By applying this logic, the Court was also able to determine that the second category has no numerical limitation.

As an example, if a definition said: "the term 'airplane' means a vehicle propelled by a minimum of two jet engines for air travel. The term also means a vehicle that uses propeller power to achieve air travel," we would understand that the two sentences, and the words "also means" indicate that the two things listed as examples of airplanes are entirely separate, and should be regarded as such. We would further understand that just because category one (jet planes) requires a minimum of two jet engines, category two (propeller planes) states no minimum number of propellers, and could very well have only one and still be considered an airplane under the definition.

By using grammar, the Supreme Court determined that the Fire District, and all other States and political subdivisions, are subject the provisions of the ADEA, regardless of their number of full time employees.

The lessons to be learned here are not only are all government employers barred from discriminating against employees based on their age, but also the way statutes are written (or "the letter of the law") can have real impact on the outcome of a case.

So You Think You’ve Been Discriminated Against Based on Your Race? Prove It.

We’ve all had that feeling we’ve rubbed someone the wrong way. This is a feeling that starts in our gut; it is our subjective understanding of the circumstances. Next, we try to objectively examine the way we are being treated relative to the treatment of others around us. We ask, is it me or are people of a different race being treated differently? This analysis is the same one demanded by Title VII of the Civil Rights Act of 1964 (Title VII) in racial discrimination cases.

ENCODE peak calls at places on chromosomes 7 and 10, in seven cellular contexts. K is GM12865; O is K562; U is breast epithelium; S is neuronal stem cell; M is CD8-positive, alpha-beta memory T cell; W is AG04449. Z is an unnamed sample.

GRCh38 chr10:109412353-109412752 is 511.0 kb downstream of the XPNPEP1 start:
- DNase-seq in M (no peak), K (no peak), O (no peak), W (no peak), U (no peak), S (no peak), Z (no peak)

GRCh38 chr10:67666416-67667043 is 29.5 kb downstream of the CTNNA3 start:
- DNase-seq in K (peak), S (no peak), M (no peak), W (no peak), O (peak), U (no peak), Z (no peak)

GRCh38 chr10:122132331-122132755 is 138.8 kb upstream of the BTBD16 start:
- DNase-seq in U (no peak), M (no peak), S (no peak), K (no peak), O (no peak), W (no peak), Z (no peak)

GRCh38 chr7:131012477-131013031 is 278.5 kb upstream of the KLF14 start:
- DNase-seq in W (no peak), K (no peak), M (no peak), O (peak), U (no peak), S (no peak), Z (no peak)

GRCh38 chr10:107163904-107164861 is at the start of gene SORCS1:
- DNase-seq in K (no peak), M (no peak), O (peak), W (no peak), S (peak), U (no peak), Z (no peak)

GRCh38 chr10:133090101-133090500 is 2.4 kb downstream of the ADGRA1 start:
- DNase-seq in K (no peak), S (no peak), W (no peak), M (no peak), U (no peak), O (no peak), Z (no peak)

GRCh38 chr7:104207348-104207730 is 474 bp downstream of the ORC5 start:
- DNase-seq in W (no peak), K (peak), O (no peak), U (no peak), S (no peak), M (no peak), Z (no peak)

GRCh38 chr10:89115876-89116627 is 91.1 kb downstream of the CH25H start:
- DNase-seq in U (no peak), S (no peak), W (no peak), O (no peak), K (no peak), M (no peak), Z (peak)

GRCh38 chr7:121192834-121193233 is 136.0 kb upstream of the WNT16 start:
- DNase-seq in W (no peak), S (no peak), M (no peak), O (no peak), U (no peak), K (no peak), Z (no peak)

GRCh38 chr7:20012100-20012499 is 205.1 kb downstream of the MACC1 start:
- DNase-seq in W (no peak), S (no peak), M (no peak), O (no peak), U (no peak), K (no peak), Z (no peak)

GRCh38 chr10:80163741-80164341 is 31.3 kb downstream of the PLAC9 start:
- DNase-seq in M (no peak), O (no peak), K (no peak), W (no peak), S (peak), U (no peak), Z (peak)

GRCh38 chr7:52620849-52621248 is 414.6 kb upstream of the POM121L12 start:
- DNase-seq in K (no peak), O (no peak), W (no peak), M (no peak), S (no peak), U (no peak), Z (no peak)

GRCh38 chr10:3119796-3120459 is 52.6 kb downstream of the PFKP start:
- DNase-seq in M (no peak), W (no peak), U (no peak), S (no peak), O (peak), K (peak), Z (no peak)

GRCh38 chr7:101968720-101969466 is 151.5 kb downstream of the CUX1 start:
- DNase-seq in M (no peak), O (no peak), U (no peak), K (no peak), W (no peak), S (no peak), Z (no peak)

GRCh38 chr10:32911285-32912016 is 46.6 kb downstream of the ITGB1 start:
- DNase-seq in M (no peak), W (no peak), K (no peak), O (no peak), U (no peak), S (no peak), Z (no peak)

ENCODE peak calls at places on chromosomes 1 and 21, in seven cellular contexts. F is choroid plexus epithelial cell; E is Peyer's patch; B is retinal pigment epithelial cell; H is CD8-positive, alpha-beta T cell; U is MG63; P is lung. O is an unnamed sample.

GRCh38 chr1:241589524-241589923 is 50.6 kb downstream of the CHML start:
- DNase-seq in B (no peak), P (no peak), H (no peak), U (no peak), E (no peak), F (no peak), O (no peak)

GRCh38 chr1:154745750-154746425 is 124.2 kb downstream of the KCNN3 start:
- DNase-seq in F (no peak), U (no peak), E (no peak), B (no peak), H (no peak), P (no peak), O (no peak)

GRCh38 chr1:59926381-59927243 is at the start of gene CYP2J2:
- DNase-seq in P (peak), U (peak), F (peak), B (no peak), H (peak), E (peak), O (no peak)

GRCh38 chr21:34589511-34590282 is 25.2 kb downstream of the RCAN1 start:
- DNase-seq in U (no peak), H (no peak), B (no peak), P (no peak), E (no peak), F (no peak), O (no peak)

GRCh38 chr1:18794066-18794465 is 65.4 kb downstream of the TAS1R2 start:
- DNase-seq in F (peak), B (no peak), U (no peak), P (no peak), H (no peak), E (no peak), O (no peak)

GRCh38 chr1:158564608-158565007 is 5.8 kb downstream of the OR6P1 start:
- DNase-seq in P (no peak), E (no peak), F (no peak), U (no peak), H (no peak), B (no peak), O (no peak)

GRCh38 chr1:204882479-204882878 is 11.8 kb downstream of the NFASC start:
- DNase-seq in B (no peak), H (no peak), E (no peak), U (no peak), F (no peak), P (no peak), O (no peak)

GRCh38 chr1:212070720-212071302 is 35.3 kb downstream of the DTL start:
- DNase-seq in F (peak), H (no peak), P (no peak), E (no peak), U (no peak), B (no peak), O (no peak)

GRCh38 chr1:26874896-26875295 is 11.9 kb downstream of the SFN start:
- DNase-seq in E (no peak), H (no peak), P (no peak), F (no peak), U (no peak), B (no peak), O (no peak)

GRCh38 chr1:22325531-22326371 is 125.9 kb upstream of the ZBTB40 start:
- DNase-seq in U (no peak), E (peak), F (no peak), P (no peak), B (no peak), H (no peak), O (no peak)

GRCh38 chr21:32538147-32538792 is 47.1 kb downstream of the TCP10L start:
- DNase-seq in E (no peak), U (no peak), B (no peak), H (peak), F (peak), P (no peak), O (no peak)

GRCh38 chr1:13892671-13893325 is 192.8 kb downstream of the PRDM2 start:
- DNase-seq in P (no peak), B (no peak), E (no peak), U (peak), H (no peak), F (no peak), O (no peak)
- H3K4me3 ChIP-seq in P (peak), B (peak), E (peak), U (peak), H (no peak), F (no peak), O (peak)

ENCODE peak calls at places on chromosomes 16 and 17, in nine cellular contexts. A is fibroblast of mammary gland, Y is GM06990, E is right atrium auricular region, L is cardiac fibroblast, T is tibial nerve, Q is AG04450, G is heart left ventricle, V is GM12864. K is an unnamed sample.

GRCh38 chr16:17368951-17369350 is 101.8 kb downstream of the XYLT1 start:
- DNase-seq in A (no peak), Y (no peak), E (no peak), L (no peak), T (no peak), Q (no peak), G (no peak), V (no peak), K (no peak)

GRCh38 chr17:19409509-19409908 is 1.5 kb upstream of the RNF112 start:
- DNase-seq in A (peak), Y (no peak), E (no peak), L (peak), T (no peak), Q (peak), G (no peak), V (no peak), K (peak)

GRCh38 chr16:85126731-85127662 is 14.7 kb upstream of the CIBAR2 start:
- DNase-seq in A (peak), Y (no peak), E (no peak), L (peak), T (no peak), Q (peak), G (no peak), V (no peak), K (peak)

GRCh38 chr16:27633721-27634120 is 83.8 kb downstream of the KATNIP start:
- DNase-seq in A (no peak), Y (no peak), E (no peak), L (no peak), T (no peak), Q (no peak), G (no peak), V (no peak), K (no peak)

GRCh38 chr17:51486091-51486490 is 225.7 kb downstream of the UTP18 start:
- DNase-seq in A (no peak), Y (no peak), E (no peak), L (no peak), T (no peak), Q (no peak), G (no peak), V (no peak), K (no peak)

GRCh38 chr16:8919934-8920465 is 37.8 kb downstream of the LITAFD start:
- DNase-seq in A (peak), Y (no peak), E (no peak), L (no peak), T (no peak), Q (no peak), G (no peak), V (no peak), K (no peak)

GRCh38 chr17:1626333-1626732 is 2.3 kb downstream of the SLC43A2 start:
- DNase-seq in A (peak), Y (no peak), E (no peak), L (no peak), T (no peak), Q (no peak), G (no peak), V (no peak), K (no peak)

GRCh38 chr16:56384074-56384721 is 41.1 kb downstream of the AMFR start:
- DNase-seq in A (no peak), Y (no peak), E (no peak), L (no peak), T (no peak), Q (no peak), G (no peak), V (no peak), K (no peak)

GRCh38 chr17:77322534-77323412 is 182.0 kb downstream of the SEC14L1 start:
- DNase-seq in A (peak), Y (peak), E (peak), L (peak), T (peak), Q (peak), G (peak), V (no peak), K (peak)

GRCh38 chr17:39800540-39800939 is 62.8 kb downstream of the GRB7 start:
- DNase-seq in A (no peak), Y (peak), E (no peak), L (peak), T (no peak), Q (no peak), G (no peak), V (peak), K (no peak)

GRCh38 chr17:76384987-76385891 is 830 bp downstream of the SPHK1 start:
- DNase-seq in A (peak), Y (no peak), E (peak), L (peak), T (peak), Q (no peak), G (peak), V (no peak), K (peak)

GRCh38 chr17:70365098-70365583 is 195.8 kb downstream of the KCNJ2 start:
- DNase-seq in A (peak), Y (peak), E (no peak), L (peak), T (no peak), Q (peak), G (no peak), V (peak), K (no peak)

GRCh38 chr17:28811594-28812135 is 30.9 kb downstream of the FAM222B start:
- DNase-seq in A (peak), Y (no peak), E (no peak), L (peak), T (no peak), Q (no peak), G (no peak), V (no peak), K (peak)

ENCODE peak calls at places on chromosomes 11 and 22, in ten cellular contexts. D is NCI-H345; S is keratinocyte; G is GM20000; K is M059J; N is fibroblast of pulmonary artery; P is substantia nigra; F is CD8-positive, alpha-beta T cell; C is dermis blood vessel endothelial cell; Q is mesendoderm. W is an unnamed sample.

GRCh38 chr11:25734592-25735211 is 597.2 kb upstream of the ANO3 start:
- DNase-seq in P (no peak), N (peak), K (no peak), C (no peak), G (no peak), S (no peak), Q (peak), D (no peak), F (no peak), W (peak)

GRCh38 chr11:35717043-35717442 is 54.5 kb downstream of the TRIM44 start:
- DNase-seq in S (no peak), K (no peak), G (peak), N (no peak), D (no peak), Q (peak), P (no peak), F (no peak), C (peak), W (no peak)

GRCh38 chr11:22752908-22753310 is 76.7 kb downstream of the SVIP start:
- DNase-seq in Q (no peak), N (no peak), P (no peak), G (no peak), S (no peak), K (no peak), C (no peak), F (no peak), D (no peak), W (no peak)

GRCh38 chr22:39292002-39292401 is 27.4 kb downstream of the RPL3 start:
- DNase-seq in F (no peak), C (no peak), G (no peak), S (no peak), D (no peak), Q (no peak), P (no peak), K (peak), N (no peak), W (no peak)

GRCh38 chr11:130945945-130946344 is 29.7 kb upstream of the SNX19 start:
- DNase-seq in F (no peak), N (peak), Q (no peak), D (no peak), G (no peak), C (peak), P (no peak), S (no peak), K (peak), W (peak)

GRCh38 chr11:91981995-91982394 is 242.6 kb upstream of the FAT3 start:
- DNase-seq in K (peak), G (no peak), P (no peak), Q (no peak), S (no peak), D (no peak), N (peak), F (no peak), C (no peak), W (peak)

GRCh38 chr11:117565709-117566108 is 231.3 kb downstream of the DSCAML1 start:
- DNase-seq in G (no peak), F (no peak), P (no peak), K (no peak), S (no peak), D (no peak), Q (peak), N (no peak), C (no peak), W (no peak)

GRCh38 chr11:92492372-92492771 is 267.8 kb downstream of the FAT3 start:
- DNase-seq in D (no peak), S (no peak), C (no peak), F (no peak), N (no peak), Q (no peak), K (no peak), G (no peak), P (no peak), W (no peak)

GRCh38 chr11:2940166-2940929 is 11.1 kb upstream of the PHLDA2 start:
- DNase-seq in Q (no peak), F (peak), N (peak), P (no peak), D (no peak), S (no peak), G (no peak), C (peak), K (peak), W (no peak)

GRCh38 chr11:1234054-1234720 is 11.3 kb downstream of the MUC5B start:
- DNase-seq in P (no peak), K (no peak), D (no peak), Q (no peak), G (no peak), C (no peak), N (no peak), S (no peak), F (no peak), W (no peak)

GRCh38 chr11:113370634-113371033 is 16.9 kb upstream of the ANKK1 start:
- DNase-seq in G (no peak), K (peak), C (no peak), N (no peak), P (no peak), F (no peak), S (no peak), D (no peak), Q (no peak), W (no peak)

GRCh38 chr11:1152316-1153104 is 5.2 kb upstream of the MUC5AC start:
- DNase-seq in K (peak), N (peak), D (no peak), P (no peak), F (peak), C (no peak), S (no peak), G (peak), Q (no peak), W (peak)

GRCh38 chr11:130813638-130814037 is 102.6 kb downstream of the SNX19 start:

Racial discrimination is often manifested subtly and is difficult to detect.  It can also be extremely difficult to prove. However, one thing is certain, black Americans have faced discrimination in the workplace for the past 25 years. In fact, juries around the country are routinely awarding large sums of damages to African Americans who have demonstrated that they suffered racial discrimination in their respective workplaces. 

To prove race discrimination in the workplace, an employee must be able to demonstrate that they were subjected to an adverse job action based on their race. Generally, an employee has to prove race discrimination using direct evidence. An example of direct evidence would include, among other requirements, a memorandum, email or audio recording expressly stating something to the effect of: “Demote Jane because she is black; we only promote employees who are not black”. However only in rare cases does an employee actually have direct evidence of discrimination. Therefore, courts have accepted circumstantial (also known as indirect) evidence of discrimination. Where there is a sufficient amount of indirect evidence, the court will accept the entire compilation of evidence as proof of discrimination. An example of circumstantial evidence of racial discrimination in the workplace could include, among other requirements, a scenario where all the demoted employees were black, and all the promoted employees were white; without reason.

In order to prevail in a race discrimination lawsuit, the employee must demonstrate that:

  • They are in a protected class;
  • Qualified for a job or performing it adequately;
  • Were denied a job benefit or subjected to a negative job action.
  • The person who got the benefit or who was not subject to the negative job action, was of a different race or the company continued to search for qualified applicants. 

Proving a race discrimination case can be challenging. Additionally, there are strict timelines for reporting and filing racial discrimination claims. 

If you feel you have been discriminated against retaining the professional services of an employment law attorney will prove beneficial to assist you.